Pimp My Plate #35 – Fika Swedish Kitchen, Manly, NSW

Breakfast, brunch, or lunch reviews where the main plate is $20 or less

2.jpg

Swedish meatballs would be the obvious choice wouldn’t it?

FIKA serves breakfast and lunch, but when I arrived at 12 noon with a sizeable appetite it wasn’t me who ordered the meatballs, but the Swedish family at the next table. 

Fika is a Swedish word that translates as ‘taking a break for coffee and a bite to eat’ but FIKA SWEDISH KITCHEN offers more, both in food quality and ambience.

With the temperature pushing above 37° celcius I was very thirsty, so the first menu items to catch my eye were the drink illustrations for an ODD GLEN, a CORNELIUS, and a PAPPA JOJJE – $10 each.

I chose the CORNELIUS: gin, elderflower, and cucumber, and I was rewarded. Almost as cool and hydrating as eating a whole cucumber while standing under a cool shower, but of course it tasted far superior and I could sit down.

Other beverages include bottles of Julmust ($10). Julmust is a Swedish soft drink that’s described as tasting somewhere between a root beer and a coke.

Julmust was invented by Swede Harry Roberts as a non-alcoholic alternative to drinking beer around Christmas, which is when it’s most commonly available in stores. Its name translates to Christmas (Jul) and Juice (must) which is what you call the not yet fermented juice from fruit meant for wine or cider production.

What’s the difference between Swedish meatballs and Italian meatballs? Swedish meatballs are served with a creamy gravy sauce, graybee daybee, made from cream or sour cream. It does depend on who you ask, as to whether the inclusion of allspice in the meat mixture is essential or not.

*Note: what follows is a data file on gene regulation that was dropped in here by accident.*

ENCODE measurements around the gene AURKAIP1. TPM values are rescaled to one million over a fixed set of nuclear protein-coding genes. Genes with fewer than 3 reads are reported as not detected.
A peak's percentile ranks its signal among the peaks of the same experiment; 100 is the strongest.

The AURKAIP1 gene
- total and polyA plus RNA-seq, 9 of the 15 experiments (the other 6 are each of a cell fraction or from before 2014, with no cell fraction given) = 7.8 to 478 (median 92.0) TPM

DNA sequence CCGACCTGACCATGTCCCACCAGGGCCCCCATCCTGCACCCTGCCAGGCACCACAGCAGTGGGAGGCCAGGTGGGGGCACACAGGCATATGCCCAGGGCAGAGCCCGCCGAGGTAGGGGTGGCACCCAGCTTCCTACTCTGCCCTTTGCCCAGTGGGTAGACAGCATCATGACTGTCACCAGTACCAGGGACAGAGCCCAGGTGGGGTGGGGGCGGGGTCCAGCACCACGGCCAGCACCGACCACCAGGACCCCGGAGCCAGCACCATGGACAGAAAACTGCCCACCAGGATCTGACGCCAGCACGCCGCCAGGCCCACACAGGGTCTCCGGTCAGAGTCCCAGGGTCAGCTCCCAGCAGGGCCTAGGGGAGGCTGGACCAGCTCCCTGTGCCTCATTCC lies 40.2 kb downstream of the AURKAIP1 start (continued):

Although both styles of meatballs can include a beef and pork mixture, Italian meatballs often contain parmesan cheese. The sauce is tomato-based, and flavoured with black pepper and garlic.

FIKA serves theirs in a creamy sauce with lingonberry jam (also known as mountain cranberries) with pickled cucumbers and potato mash. The Swedish speaking trio sitting at the next table ordered them and they seemed happy.

I quickly noticed that about a quarter of the cafe patrons were either speaking Swedish, or speaking English with Swedish accents. As did most of the staff.

I chose the pan-fried Rainbow Trout ($18) served w crunchy cauliflower florets, beetroot, cauliflower puree, green peas and dusted w fennel pollen and dill.

It would be accurate to say I’ve never heard of fennel pollen – bee pollen yes – is it a thing? It’s all about sex, because by definition, pollen are the male sex cells in plants. In flowering plants, pollen is produced in thin filaments in the flower called stamens which is then blown through the air. So there you have it.

Served in a bowl, my rainbow trout was cooked beautifully, with a thin and crispy skin, and the fish tender and moist. I could cut through both with my butter knife. Fresh, clean, flavours that were especially hydrating on such a hot day.